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Retailers Launch Lobbying Group to Fight Counterfeit Goods on Amazon

The Buy Safe America Coalition aims to back legislation that would require digital marketplaces to verify information about third-party merchants.
Amazon fulfilment centre | Source: Shutterstock
By
  • Bloomberg

NEW YORK, United States — More than a dozen trade groups are launching a new coalition aimed at forcing e-commerce companies such as Amazon.com Inc. to take stronger measures to fight stolen or counterfeit goods sold on their platforms.

The industry associations, which represent Walmart Inc., Target Corp., and Best Buy Co. Inc. among other companies, announced on Friday they are founding The Buy Safe America Coalition to back legislation that would require digital marketplaces to verify information about third-party merchants.

The lobbying push by retailers will only add to the scrutiny facing companies such as Amazon and EBay Inc. over their role in allowing counterfeit products from bicycles to jeans to be sold around the world. Lawmakers, President Donald Trump and companies have all been exploring ways to curb the deluge of fake goods online.

The goal is “to continue to raise awareness about counterfeit and stolen goods,” among lawmakers in Washington and statehouses around the country, said Michael Hanson, senior executive vice president of public affairs for the Retail Leaders Industry Association, one of the coalition’s founding members. “Now, with the growth of people buying online because of this pandemic, it seems that this is getting worse.”

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In addition to RILA, the Toy Association, American Apparel & Footwear Association, the Fashion Jewellery and Accessories Trade Association and other industry groups are also joining the coalition.

Together they are backing the so-called INFORM Consumers Act, which would require digital marketplaces to collect information about some third-party sellers such as their government ID, tax ID and bank account details. The legislation also would direct companies to disclose to shoppers their high-volume sellers’ names, phone numbers, business addresses and emails. The bill defines high-volume sellers as firms that make 200 or more sales in a year amounting to $5,000 or more. Senators Bill Cassidy, a Louisiana Republican, and Dick Durbin, an Illinois Democrat, introduced the bill in March. Democratic Representatives Jan Schakowksy of Illinois and Kathy Castor of Florida introduced a companion version in July.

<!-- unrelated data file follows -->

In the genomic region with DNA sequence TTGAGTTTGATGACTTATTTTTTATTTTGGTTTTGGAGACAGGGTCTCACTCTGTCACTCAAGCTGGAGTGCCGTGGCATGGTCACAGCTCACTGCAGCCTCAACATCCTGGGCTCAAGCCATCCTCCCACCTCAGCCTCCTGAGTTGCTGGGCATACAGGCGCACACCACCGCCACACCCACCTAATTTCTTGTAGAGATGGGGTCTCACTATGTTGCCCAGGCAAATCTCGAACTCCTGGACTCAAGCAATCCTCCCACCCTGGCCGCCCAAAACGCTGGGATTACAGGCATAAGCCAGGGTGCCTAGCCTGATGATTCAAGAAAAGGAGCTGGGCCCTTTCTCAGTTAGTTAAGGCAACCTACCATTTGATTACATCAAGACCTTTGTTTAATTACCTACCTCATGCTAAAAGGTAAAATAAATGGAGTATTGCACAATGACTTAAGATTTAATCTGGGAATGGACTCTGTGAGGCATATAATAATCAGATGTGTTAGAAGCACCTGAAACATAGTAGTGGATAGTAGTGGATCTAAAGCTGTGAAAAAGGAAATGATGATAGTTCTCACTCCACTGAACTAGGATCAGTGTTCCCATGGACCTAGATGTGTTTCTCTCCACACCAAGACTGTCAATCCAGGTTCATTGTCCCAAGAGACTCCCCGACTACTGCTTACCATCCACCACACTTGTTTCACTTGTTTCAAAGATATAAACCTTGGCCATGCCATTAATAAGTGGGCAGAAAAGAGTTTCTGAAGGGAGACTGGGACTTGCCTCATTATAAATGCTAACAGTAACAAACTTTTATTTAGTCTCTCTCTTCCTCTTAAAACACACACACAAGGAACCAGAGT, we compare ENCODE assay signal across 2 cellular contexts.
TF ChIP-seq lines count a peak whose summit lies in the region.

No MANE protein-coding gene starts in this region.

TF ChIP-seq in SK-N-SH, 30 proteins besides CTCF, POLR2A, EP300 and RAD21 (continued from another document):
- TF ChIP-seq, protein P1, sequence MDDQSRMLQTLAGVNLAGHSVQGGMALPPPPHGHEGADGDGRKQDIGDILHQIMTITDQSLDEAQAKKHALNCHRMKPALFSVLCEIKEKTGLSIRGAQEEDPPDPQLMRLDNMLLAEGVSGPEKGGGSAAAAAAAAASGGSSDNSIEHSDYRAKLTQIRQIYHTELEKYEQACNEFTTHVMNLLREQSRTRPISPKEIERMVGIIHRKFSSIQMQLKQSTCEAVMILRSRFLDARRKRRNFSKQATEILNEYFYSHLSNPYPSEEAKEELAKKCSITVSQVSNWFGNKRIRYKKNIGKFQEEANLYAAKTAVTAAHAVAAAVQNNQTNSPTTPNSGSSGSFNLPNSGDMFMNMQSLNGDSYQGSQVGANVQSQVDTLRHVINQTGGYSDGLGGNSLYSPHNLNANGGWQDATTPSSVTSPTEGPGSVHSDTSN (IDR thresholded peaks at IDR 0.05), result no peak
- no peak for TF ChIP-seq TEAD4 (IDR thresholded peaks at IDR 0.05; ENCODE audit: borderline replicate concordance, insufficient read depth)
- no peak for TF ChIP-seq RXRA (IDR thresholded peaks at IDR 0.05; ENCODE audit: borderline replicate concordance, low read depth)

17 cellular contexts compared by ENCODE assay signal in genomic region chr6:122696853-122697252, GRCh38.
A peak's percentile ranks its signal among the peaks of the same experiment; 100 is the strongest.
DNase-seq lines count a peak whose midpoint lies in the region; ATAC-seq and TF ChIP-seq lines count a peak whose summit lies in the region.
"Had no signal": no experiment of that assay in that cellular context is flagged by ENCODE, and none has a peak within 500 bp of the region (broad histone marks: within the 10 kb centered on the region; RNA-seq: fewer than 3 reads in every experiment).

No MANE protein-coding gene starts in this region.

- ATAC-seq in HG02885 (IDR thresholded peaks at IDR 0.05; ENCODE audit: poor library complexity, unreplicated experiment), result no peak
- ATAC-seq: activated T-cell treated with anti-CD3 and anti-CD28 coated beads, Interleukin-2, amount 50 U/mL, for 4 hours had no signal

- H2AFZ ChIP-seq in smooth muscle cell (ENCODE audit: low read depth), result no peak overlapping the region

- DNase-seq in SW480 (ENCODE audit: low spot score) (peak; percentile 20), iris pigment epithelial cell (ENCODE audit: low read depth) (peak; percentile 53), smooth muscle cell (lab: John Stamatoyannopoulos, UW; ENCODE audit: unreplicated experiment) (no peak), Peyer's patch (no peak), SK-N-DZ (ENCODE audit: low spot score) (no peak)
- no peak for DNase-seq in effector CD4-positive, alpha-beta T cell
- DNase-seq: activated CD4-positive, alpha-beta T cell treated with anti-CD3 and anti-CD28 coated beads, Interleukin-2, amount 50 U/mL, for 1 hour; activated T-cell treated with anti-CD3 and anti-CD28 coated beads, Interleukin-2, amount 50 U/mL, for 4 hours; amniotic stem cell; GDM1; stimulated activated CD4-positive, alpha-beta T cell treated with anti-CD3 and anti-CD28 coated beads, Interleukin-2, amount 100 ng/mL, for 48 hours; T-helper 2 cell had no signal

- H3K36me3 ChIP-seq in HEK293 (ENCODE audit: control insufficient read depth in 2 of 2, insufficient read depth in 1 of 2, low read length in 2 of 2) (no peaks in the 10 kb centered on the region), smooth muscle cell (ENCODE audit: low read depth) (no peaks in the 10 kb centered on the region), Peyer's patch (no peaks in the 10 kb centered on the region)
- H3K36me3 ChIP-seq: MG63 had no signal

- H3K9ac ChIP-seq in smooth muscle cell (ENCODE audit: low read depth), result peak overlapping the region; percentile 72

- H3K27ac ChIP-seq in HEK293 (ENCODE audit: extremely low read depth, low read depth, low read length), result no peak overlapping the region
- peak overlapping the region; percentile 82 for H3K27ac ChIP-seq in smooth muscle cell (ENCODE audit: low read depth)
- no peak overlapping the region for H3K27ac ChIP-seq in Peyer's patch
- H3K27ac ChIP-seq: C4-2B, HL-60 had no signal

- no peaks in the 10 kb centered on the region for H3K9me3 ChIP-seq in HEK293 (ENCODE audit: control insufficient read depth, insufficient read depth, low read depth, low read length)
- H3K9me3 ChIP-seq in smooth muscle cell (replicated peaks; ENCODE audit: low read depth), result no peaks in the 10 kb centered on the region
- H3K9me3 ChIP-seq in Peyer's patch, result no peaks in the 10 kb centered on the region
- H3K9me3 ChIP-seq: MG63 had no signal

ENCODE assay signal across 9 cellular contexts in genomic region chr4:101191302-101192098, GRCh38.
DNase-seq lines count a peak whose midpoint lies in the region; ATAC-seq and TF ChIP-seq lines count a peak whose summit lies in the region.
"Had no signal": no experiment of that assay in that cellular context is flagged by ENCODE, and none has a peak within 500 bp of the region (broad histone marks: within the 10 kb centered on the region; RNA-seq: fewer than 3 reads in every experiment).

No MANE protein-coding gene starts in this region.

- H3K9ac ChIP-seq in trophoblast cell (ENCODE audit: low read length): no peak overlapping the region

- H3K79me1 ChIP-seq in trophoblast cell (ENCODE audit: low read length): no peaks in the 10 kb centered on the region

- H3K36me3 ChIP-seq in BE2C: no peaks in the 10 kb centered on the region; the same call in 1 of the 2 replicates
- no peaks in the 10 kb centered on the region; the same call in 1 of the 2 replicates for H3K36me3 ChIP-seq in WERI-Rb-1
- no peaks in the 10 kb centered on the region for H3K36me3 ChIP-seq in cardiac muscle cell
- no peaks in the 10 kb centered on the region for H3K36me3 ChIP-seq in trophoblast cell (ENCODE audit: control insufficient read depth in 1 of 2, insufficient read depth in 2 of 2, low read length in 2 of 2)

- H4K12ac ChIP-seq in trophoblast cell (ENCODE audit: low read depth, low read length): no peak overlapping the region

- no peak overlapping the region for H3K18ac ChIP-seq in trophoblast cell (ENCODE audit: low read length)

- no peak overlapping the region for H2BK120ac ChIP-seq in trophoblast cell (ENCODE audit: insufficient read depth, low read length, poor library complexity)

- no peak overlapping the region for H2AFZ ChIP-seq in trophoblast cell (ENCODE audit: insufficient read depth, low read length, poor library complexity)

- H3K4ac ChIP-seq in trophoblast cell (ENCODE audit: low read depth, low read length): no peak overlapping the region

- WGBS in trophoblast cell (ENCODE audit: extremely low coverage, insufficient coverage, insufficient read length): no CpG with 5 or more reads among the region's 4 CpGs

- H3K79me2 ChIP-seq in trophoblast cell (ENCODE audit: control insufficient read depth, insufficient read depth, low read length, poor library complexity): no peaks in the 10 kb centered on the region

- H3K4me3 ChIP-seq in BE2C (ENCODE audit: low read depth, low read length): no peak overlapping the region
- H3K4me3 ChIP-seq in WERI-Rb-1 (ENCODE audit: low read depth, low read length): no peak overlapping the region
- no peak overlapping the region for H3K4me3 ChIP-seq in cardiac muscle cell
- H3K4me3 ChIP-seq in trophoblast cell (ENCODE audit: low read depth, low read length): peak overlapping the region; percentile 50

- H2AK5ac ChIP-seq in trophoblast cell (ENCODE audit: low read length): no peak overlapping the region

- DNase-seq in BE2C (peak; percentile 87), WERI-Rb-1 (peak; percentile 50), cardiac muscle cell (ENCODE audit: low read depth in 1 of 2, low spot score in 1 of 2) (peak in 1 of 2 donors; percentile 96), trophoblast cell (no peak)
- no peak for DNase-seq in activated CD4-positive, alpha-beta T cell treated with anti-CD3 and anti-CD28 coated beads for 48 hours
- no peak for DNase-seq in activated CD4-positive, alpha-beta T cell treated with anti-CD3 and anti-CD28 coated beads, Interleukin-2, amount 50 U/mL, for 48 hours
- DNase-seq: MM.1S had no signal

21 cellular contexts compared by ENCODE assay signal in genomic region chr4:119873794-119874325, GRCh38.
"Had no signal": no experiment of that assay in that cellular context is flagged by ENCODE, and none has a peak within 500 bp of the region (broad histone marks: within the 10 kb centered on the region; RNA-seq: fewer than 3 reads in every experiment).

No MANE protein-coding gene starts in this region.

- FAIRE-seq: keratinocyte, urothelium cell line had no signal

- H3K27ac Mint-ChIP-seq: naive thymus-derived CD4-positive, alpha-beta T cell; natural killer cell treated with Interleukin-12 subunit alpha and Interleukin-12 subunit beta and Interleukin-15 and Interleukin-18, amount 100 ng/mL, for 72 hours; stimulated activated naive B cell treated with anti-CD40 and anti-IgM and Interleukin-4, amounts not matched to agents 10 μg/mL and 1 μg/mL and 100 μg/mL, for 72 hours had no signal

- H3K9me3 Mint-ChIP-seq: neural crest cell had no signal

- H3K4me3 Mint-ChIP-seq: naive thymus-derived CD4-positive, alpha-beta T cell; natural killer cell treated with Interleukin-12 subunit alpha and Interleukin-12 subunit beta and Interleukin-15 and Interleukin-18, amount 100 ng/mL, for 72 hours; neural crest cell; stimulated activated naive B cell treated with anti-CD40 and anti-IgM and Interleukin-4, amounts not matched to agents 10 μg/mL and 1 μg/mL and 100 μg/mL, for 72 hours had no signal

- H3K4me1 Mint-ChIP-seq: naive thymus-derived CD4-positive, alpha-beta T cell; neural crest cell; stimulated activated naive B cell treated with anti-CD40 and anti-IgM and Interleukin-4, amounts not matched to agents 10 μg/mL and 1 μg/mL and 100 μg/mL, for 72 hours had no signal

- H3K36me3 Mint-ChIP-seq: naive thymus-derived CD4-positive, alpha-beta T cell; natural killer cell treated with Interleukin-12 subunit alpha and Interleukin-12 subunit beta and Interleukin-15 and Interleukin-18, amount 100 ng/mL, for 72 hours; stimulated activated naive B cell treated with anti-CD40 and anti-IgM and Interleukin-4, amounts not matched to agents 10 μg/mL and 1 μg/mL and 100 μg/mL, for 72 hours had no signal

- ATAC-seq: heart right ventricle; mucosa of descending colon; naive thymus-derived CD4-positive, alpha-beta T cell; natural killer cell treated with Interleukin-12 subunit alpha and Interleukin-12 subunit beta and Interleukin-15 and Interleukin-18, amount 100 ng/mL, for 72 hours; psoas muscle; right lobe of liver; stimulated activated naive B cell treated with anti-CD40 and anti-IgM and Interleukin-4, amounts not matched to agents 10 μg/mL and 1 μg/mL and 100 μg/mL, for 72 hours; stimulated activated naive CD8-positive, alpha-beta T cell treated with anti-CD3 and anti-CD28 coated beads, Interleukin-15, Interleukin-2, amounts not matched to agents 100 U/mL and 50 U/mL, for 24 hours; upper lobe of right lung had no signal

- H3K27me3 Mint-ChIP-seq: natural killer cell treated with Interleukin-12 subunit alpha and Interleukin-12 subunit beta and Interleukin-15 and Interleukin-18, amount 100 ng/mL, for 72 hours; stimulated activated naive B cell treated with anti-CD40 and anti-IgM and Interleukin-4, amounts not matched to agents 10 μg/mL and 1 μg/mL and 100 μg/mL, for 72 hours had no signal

“The retailers, many of them are fighting for their lives, and they want to have as even a playing field as possible,” Schakowsky told Bloomberg earlier this summer, referring to the impact of the coronavirus pandemic on business. “I think equally, consumers are really hoping that they’re going to be able to get the same protections online” as they do at brick-and-mortar stores, she said.

Amazon didn’t respond to a request for comment.

Amazon and Apple have acknowledged that counterfeit goods can be sold on their platforms, but say they invest in tools to identify fake listings and support law enforcement in their investigations of fraudulent sellers. Amazon announced in July that it would begin displaying sellers’ business names and addresses on their profile pages starting September 1.

Hanson and Rebecca Mond, vice president of federal government affairs at the Toy Association, said Amazon’s new policy doesn’t go far enough because the company isn’t committing to verifying the contact information it receives from the sellers.

The proliferation of pirated and counterfeit goods on the internet has also caught the attention of the White House. The Department of Homeland Security in January recommended that the Trump administration seek permission to take legal action against third-party marketplaces that sell counterfeit merchandise, better track packages mailed from other countries and launch a consumer-awareness campaign, among other measures.

The Department’s report also called on tech companies to more aggressively screen their vendors and create restrictions on products that are more likely to be counterfeited.

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“The costs that companies have to invest into protecting their brand and to policing these online marketplaces. I mean these are not insignificant costs,” said Mond. “The time to rely on voluntary measures or enforcement is done. We need to be looking at what needs to be implemented proactively to stop these products from getting up on the marketplace in the first place.”

By Rebecca Kern and Naomi Nix

In This Article

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